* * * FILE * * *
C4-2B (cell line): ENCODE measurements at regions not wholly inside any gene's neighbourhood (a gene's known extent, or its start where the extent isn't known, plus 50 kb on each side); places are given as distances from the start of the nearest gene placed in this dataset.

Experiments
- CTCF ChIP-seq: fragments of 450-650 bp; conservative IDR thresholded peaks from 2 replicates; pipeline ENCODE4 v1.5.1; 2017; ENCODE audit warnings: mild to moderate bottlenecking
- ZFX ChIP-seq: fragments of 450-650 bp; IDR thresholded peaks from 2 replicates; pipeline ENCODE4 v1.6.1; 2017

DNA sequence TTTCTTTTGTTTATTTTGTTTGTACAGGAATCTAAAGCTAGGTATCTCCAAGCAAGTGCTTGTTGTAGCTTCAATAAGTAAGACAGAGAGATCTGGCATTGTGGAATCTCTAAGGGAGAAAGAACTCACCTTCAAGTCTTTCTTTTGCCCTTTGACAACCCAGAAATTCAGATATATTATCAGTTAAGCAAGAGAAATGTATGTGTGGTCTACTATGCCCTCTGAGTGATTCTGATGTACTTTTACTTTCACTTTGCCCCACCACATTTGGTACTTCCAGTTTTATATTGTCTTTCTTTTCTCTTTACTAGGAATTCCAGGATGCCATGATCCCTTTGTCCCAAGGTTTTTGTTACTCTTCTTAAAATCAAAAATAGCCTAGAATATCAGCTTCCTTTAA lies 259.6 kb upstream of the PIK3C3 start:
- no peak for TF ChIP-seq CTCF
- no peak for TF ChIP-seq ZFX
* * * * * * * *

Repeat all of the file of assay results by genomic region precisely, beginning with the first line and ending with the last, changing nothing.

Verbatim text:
C4-2B (cell line): ENCODE measurements at regions not wholly inside any gene's neighbourhood (a gene's known extent, or its start where the extent isn't known, plus 50 kb on each side); places are given as distances from the start of the nearest gene placed in this dataset.

Experiments
- CTCF ChIP-seq: fragments of 450-650 bp; conservative IDR thresholded peaks from 2 replicates; pipeline ENCODE4 v1.5.1; 2017; ENCODE audit warnings: mild to moderate bottlenecking
- ZFX ChIP-seq: fragments of 450-650 bp; IDR thresholded peaks from 2 replicates; pipeline ENCODE4 v1.6.1; 2017

DNA sequence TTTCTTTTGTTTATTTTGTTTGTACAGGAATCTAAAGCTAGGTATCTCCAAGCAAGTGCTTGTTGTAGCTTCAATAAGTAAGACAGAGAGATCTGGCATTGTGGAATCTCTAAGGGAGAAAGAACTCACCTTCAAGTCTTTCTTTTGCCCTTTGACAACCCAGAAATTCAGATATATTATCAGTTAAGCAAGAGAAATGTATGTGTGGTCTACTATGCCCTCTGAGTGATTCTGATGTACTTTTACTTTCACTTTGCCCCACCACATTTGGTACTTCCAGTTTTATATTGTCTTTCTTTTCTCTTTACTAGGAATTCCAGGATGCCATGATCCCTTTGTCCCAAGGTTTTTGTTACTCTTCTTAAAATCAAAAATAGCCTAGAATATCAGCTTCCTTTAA lies 259.6 kb upstream of the PIK3C3 start:
- no peak for TF ChIP-seq CTCF
- no peak for TF ChIP-seq ZFX